SESSION II : Stock Status and Carrying Capacity
Session Chair: D. W. Chapman, Don Chapman Consultants, Inc., Boise, Idaho
CONVERSION OF WEIGHTED USABLE AREA
TO POTENTIAL FISH PRODUCTION IN THE YAKIMA RIVER BASIN
J. M. Stempel
U.S. Fish and Wildlife Service
Trinity River Field Office
P.O. Box 1450
Weaverville, California 96093
This paper describes a model developed to estimate potential fish production in the Yakima River Basin. During the past 30 years, planners have addressed the costs and benefits of enhancing fish habitat in the Yakima River Basin. Recently, the Fish and Wildlife Service conducted a flow study on the river system using the Incremental Flow Incremental Methodology (IFIM). Concurrently, the Bureau of Reclamation developed a computer program that simulates flow in each of 31 river reaches for a 52-year period (assuming a repeat of historical flows) for the Yakima Irrigation Project. The challenge facing project planners was to combine the IFIM output (Weighted Usable Area (WUA) vs. flow) with the operations program to estimate potential fish production for various operational scenarios.
Many investigators have reported fish densities in various macrohabitat types such as pools or riffles, although few have assessed fish densities at the microhabitat level. Everest and Chapman (1972) evaluated chinook salmon densities in various microhabitats. They reported fish density in preferred habitat and the mean density in utilized habitat as 6.5 age-0 chinook/m2 (0.6/ft2) and 1.8 age-0 chinook/m2 (0.17/ft2), respectively. In IFIM terminology, these data suggest that in preferred habitat where the Joint Preference Factor (JPF) is 1.0 (i.e., ideal depth, velocity, cover, etc.) a square foot of habitat supports an average of 0.6 fish. I assumed a linear relation between JPF and fish density, and concluded that the mean JPF for utilized habitat was 1.8/6.5 = 0.28. A more descriptive way of defining WUA is that a unit of WUA is a unit of optimum equivalent habitat or, in the above case, the area required to support 0.6 fish. It takes 1 square foot of preferred habitat to support 0.6 fish and 3.5 square feet (i.e., 6.5/1.8) of marginal habitat with a JPF of 0.28 to support 0.6 fish. However, in each case a single unit of WUA is being described. Thus, for the calculations made in establishing parameter values for our computer model, we used 0.6 fish per unit of WUA as the conversion factor.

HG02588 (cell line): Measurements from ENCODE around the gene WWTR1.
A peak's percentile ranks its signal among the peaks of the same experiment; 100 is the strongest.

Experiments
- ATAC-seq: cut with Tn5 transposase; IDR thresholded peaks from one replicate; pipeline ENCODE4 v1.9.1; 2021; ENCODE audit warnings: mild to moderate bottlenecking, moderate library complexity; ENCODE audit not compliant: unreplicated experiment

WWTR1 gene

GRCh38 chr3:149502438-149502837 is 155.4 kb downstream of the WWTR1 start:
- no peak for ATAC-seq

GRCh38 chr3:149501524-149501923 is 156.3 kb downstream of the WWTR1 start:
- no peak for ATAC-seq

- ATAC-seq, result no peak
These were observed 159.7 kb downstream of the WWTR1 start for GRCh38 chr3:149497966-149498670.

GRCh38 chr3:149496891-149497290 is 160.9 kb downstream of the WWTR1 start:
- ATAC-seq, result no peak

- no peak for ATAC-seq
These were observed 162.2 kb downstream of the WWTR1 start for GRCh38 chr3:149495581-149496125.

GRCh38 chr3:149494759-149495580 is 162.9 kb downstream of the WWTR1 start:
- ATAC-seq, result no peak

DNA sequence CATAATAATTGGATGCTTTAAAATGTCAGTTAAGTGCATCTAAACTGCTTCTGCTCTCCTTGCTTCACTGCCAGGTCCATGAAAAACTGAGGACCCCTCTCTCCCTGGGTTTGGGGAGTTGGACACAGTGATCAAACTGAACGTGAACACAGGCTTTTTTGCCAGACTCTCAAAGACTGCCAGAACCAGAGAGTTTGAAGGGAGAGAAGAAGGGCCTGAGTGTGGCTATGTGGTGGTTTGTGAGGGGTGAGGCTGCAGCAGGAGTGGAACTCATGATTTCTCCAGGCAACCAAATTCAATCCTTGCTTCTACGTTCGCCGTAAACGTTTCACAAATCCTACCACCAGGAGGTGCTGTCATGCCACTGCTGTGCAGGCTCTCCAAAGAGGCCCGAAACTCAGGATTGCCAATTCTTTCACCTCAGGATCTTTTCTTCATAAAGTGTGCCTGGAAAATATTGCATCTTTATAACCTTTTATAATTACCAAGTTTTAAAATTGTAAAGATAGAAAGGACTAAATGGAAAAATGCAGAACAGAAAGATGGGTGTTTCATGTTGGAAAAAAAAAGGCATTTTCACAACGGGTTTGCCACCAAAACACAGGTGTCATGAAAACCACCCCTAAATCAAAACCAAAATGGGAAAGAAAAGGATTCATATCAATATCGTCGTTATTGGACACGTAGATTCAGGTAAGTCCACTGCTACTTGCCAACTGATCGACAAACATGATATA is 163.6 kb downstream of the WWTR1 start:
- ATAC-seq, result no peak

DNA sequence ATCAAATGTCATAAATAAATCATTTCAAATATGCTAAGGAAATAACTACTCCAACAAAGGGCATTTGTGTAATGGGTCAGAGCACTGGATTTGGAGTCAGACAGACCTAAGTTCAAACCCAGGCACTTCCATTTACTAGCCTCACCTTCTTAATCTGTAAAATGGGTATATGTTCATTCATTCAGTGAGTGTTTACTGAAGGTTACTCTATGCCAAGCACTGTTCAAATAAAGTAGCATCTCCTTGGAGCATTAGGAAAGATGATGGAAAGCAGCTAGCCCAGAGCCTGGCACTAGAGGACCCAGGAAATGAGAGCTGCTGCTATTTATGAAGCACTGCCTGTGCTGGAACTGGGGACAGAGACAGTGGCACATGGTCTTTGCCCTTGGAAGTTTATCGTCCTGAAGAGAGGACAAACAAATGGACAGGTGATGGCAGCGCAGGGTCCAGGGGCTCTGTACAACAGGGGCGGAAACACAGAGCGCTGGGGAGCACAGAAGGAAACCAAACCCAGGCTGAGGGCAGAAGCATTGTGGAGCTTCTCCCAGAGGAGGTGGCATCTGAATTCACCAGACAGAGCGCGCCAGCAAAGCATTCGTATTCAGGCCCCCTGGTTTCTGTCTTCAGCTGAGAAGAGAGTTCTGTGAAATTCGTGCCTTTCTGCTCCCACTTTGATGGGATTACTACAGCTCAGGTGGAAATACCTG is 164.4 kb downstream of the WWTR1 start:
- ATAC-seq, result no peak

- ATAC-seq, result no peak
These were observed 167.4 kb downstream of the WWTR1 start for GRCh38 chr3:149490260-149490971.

The above-derived ratio of fish per unit of WUA is for age-0 juveniles during July and August. Approximately 30% of these August age-0 juveniles survive to the smolt stage (McIntyre 1983, Lindsay et al. 1986). Fast at al. (1985) estimated the egg-to-migrant survival for this species in the Yakima River as 5.6%, and Lindsay at al. (1986) reported survival for the same period as 6.3%. Information verified through spawning surveys in the Yakima Basin indicates that 2.9 spring chinook salmon escape into the upper watershed for every redd constructed. However, with the ongoing improvements to fish passage facilities it is expected that the spawners per redd ratio will likely decrease to 2.5. The fecundities of the Naches stock and the upper Yakima stock were evaluated by Major and Mighell (1969) and reevaluated by Wassernum1, who reported that the weighted mean fecundity for spring chinook in the Yakima Basin is 4,870 eggs per female.
We then developed habitat ratios (Bovee 1982) to determine if rearing or spawning habitat limited production. Using the above information, the rearing WUA for spring chinook was converted to spawner equivalents as follows: 1 Unit WUArear = 0.6 fry x 0.30 sW9W x 100 score x 1 r fry5.6 smolts 4,870 eggs I Unit WUA. = 0.00066 equivalent redds or I Unit WUA = 0.00066 redds x 2.5 spawners redd = 0.00165 equivalent spawners (1)
We also calculated potential production from the WUAspawn by considering that the average size of a spring chinook redd, including disturbed area and protected territory is 176 square feet (Burmer 1951). Thus: 176 Units WUA,.. = 1 redd 1 Unit WUA, = 0 00568 eguivalent redds 2L 1 Unit WUA,. = 0.00568 redds x 2.5 spawners redd = 0.0142 equivalent spawners(2)
A fully seeded unit of WUAspawn would produce enough fry to fully seed nine units of WUArear (i.e., 0.0142/0.00165). This is the "Habitat Ratio" of Bovee (1982).
The Bureau of Reclamation operations model yielded mean monthly flow in cubic feet per second. The first step in converting mean. monthly flow to potential fish production was to create a subroutine containing the WUA vs. flow (Q) functions for the various reaches and then to allow the model to convert the monthly flows to WUA for spawning and for rearing. The model, with a 52-year period of analysis, permitted us to analyze time-series to track limiting life stages for each water year and year class.
We estimated fish production based on rearing for any given reach by averaging the WUA available during July, August, and September. Production in the Yakima Basin can be limited by severely low flows or by severely high irrigation flows during this period. In most instances, the simulation suggests that production (based on rearing) in the Yakima Basin is limited by high flows during the irrigation season. Fish production based on spawning was calculated as the average of the WUA available during the appropriate spawning months.
We then calculated 1) summed WUA for rearing for a given species for the entire basin; 2) summed WUA for spawning the previous fall for the entire basin; 3) WUA totals converted to common units; and 4) production for a given water year, based on the life stage having the lowest equivalent value. The common unit used in the model was "equivalent redds." In the computer simulations, simulated production was primarily governed by rearing habitat availability.